Notebook: First goal a good omen for Denver

Denver fans celebrate during the Pioneers’ 6-1 victory over Notre Dame (photo: Jim Rosvold).

CHICAGO — Entering the Frozen Four, Denver was 23-0-1 when scoring first this season.

So, statistically, things were looking up on Thursday when senior forward Emil Romig got the Pioneers on the board first at 8:18 in the opening stanza.

The offensive momentum didn’t stop there — another tally dished in the first period, three in the second and one more in the third sent Denver to the national championship game with a 6-1 victory over Notre Dame.

Denver had outscored its opponents 8-1 in the NCAA tournament and 9-1 in its last four games before the semifinal, so title game foe Minnesota Duluth should tread carefully.

An Irish goodbye

Notre Dame not only said goodbye to its dream of a 2017 national championship with the 6-1 loss, but the night also marked the team’s departure from Hockey East.

The Irish are joining the Big Ten next season.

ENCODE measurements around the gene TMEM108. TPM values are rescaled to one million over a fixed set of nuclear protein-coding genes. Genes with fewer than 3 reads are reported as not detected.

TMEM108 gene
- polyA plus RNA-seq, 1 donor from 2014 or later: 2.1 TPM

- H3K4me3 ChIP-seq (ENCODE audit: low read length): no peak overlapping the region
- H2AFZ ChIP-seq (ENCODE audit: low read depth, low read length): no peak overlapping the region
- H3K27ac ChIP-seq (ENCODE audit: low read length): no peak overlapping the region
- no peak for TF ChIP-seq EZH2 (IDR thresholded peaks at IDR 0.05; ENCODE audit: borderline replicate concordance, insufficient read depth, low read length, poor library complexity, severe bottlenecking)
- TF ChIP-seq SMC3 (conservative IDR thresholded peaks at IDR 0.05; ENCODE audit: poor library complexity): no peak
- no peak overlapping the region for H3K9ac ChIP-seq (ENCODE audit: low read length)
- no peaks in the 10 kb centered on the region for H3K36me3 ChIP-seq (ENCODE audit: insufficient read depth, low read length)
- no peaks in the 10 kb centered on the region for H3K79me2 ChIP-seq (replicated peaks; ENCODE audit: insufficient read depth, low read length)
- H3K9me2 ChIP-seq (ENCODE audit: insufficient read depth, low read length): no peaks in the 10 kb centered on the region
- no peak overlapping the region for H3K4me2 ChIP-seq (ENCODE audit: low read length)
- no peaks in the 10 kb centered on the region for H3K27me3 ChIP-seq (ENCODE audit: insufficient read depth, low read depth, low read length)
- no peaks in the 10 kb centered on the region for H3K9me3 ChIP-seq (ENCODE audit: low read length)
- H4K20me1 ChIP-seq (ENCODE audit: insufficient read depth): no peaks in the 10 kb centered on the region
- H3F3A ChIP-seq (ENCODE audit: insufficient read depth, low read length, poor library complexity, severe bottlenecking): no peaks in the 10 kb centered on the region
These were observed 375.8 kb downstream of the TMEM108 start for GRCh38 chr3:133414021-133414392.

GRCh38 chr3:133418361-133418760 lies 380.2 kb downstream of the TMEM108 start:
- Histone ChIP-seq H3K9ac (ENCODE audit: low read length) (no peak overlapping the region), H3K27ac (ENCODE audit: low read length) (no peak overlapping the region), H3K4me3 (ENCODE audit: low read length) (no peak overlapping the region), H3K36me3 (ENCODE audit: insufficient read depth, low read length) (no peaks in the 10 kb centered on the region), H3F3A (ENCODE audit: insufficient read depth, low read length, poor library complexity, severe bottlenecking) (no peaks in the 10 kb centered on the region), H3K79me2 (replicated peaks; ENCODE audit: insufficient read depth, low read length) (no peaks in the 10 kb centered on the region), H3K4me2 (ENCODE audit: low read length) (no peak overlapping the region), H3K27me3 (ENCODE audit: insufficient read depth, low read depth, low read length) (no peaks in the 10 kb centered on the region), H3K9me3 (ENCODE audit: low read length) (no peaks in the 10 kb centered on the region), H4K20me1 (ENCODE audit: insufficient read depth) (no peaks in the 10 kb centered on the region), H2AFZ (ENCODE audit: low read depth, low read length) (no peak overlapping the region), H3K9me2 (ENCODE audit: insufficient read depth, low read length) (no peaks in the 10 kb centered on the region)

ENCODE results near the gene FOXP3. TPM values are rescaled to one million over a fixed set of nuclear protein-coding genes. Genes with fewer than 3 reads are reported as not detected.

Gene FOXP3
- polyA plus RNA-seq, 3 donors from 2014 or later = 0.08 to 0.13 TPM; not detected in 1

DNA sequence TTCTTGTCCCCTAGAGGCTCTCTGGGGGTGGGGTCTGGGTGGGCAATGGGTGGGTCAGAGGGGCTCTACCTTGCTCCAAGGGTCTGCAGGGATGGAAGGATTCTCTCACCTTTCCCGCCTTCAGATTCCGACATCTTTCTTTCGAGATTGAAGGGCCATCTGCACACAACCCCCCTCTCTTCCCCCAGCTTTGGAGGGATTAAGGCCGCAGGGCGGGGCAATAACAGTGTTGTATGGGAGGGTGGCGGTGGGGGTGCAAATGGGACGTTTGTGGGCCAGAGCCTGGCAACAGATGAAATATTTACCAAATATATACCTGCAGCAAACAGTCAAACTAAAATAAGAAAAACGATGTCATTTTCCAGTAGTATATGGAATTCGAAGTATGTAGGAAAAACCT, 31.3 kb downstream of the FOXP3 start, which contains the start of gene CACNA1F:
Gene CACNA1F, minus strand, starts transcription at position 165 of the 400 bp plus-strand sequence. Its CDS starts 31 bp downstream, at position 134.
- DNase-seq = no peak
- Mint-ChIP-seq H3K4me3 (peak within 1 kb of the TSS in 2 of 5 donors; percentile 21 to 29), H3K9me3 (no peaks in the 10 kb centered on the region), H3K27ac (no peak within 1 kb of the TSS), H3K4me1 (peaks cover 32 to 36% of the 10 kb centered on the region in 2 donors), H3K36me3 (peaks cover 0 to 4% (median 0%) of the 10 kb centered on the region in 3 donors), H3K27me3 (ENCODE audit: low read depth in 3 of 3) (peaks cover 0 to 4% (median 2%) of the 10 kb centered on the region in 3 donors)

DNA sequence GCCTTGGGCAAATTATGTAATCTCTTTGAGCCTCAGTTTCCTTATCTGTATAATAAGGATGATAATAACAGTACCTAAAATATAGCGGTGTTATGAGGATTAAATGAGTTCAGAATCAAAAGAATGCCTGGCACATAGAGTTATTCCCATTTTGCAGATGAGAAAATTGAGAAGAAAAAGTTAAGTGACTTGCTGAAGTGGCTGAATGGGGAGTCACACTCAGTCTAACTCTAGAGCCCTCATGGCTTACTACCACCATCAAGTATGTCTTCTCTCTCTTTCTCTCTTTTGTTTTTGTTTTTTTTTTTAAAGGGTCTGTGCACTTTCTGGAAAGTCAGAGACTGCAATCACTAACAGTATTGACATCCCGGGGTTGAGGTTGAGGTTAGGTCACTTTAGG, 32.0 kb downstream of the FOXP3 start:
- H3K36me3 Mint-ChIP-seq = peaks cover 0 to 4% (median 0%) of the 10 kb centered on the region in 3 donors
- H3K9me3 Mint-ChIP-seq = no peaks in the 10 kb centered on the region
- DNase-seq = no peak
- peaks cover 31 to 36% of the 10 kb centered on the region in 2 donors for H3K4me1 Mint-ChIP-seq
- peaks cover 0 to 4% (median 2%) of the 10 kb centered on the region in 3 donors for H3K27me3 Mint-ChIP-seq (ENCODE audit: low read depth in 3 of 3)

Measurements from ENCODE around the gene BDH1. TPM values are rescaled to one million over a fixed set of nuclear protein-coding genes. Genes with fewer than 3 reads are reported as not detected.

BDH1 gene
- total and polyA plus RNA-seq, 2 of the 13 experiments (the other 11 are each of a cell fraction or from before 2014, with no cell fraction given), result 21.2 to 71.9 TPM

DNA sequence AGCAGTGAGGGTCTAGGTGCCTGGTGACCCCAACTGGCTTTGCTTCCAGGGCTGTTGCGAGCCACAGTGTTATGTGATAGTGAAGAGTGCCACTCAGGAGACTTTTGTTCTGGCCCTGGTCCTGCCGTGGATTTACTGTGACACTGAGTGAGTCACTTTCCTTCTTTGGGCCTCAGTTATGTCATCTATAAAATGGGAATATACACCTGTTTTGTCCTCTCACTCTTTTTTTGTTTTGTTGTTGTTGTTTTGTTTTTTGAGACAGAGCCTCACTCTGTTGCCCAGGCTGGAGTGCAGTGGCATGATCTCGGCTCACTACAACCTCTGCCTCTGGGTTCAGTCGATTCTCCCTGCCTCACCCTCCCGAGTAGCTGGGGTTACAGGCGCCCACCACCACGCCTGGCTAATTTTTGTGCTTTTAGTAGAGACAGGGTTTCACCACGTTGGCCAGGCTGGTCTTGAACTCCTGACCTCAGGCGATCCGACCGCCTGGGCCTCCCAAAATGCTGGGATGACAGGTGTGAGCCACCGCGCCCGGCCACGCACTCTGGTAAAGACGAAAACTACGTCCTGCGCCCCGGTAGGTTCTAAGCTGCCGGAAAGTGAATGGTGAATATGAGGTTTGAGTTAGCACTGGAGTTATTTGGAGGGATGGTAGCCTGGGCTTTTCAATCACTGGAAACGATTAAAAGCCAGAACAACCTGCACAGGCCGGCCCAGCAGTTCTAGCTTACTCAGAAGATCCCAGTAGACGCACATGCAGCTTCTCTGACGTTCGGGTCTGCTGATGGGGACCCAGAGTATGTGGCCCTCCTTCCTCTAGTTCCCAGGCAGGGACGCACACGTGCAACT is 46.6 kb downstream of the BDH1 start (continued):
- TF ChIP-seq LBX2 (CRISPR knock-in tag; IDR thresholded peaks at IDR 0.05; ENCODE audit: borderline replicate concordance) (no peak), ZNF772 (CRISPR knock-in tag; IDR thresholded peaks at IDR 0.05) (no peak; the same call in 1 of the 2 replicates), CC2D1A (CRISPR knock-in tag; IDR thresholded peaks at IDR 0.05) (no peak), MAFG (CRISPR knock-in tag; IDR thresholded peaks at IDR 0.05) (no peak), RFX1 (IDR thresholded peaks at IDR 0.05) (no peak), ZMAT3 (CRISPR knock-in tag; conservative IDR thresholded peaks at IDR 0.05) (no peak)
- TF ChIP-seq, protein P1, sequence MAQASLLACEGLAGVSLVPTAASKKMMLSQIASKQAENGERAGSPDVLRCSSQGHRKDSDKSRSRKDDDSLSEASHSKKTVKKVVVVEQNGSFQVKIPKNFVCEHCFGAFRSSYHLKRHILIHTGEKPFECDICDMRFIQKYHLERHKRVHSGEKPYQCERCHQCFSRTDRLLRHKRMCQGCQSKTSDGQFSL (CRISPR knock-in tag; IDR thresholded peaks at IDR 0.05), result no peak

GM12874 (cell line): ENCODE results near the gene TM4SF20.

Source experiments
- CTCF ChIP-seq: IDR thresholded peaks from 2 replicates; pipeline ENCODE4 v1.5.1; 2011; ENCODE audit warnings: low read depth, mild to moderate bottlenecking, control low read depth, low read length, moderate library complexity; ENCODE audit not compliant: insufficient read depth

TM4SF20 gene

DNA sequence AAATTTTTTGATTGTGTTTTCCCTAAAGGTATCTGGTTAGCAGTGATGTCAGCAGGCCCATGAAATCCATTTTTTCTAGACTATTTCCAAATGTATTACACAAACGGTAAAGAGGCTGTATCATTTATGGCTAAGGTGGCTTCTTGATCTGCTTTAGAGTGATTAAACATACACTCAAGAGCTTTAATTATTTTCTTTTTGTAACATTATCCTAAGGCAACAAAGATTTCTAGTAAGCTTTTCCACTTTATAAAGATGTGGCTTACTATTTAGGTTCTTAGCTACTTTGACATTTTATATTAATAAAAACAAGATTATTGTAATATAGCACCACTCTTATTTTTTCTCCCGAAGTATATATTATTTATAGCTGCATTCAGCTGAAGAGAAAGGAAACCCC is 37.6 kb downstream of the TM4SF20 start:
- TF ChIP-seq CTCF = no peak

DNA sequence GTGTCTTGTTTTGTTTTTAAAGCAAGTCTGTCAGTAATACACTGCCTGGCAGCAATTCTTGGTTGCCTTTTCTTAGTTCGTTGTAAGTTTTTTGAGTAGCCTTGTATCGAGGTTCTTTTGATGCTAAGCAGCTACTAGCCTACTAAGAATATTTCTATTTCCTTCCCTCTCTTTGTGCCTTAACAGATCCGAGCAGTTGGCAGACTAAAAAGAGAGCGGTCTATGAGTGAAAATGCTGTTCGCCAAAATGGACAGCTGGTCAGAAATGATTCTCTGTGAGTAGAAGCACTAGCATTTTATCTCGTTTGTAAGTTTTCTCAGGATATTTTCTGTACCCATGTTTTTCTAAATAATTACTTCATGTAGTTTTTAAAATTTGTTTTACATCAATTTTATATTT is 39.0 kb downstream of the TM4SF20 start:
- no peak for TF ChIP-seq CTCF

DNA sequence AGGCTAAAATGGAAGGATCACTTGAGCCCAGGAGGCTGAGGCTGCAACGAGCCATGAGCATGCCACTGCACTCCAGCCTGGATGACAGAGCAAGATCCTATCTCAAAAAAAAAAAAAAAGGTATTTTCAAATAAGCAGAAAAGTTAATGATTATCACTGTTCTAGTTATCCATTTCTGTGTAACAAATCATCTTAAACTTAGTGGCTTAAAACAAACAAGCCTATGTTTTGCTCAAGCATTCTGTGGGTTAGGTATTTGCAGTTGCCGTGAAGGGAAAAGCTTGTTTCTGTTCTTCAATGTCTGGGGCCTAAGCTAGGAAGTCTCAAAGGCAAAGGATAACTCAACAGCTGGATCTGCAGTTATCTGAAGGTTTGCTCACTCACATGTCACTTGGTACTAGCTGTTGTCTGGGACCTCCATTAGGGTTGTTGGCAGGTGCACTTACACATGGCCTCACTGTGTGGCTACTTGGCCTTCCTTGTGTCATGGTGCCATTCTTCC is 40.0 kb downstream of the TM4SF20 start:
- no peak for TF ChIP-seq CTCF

“For me, I think it just makes us more hungry to get back here next year and come in with a better mindset, and similar to what this Denver team here did,” Notre Dame’s Andrew Oglevie said. “So we’re going to build off of it and have a good offseason and come back ready.”

And, colloquially speaking of Irish goodbyes, a noticeable number of fans at the United Center who got up during the second intermission to “buy some popcorn” never came back.

History in the making

Saturday’s Frozen Four final will be the first time in the history of the 16-team NCAA tournament that the No. 1 seed will play the No. 2 seed in the championship game.

The last time a No. 1 seed played a No. 2 seed in national championship game was back in 1993 — Maine vs. Lake Superior State — when it was a 12-team tourney.

The kicker here? Denver coach Jim Montgomery was then captain for the Black Bears, and his hat trick in the third period won the game, leading him to be named MVP. Oh, and Notre Dame coach Jeff Jackson happened to be coach of Lake Superior State that year, too.

Less is more

The teams combined for only three penalties Thursday — all of them came in the third period. That tied for the fourth-fewest penalties by both teams in a Frozen Four game and tied for second-fewest in a national semifinal.

The Pioneers held Notre Dame to three shots on net in the first period, the fewest shots on goal in the first stanza of a national semifinal by one team since at least 1999. It was the fewest shots on goal in any semifinal period by one team since Yale held UMass Lowell to three shots on goal in the third period of the 2013 semifinal in Pittsburgh.